Over the past week, Television New Zealand seem to have hit their viewing audience hard about cyclists sharing the roads with motor vehicles and whether Hi-Vis gear is actually making a difference to road safety.
Most recently, Breakfast interviewed Dr Glen Koorey from University of Canterbury, who discussed findings from his research over the past several years of fatal cycling accidents in New Zealand. He believes that much of the problem is the lack of “road-user education, cycle training and just general understanding and empathy for each other.” If you ask any experienced urban cyclist, they would probably agree with Dr Koorey.
I have been cycling in Wellington for years either for leisure, training for an event or commuting to and from work and I have also had my fair share of ‘close-calls’ with motorists. Sometimes it was their fault, other times it was mine – either way, those close calls could have been avoided if I had taken the time to be a little more cautious of road-traffic behaviour.
Urban cycling also comes down to being confident while riding and there are a lot of training courses in the Wellington region to assist cyclists at all levels, just visit the Greater Wellington Regional Council website for more information. However, if you don’t wish to do a cycle training course or they aren’t readily available where you live, than let me recommend a superb little book called Everyday Cycling in Aotearoa New Zealand by Alastair Smith (Awa Press, December 2012). This book is ideal for first-time cyclist and also has some worthy tips for the more experienced cyclists.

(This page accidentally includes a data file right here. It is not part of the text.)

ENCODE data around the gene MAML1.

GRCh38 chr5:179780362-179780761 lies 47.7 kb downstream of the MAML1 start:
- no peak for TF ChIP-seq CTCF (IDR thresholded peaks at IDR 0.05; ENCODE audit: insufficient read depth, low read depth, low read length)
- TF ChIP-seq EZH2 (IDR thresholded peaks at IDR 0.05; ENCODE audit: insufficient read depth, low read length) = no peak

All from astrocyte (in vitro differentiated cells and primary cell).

The content layout and colour images are clear, simple to read and very comprehensible; I personally appreciate Awa Press correctly placing macrons on Māori place names. The book is small enough to easily carry around with you, yet sturdy enough to be shoved in the back pocket of your cycling jersey, carried home in the rain, dropped on the tarmac and shared with numerous friends. Please don’t think that I am a book-abuser by nature, I’m quite the opposite, this particular book just happened to forgo a series of unfortunate incidents.
For such a small book, it covers just about everything you can think of for urban cycling, from selecting a bike and cycling gears through to riding skills, bicycles on public transport, basic bicycle maintenance and recommended routes in major cities throughout the country.
I lent this book to my friend who has been cycling for as long as I have, but unlike me, she doesn’t drive and has no intention of ever learning. What she found most useful about this book was the ‘Skills for everyday cycling’ chapter (page 62). Through the use of diagrams, she finally understood how the traffic flowed through intersections and where she should position herself and her bicycle in regards to stationary and moving cars – obviously my previous attempts to show her these lessons while driving, waving my hands about, making animal noises and pointing at spots, weren’t that helpful.
For another friend I lent the book to, who can drive but is new to cycling, I stuck numerous tags to page 44 – the section about safety gear. Hi Vis reflector gear does matter! Wearing black or dark clothing at night in the rain with only a pithy little front light on your handle bars is dangerous. During peak-hour traffic motorists look for big obvious lights or indicators and as Smith says, “Although looking like a road worker may not be chic, [visibility clothing] is a great way to get yourself noticed.”
Everyday Cycling in Aotearoa New Zealand also has a glossary at the back, very useful for when you go to the bike shop and the mechanic starts telling you about a time when derailleur gears on recumbent got damaged during a dooring. Above all else, this book is a great gift for the person ‘who has everything’ including a bike that’s just sitting in the garage collecting dust. Retailing at $35, this book is worth every cent.
Reviewed by Charlie Holland
Everyday Cycling in Aotearoa New Zealand
by Alastair Smith
Published by Awa Press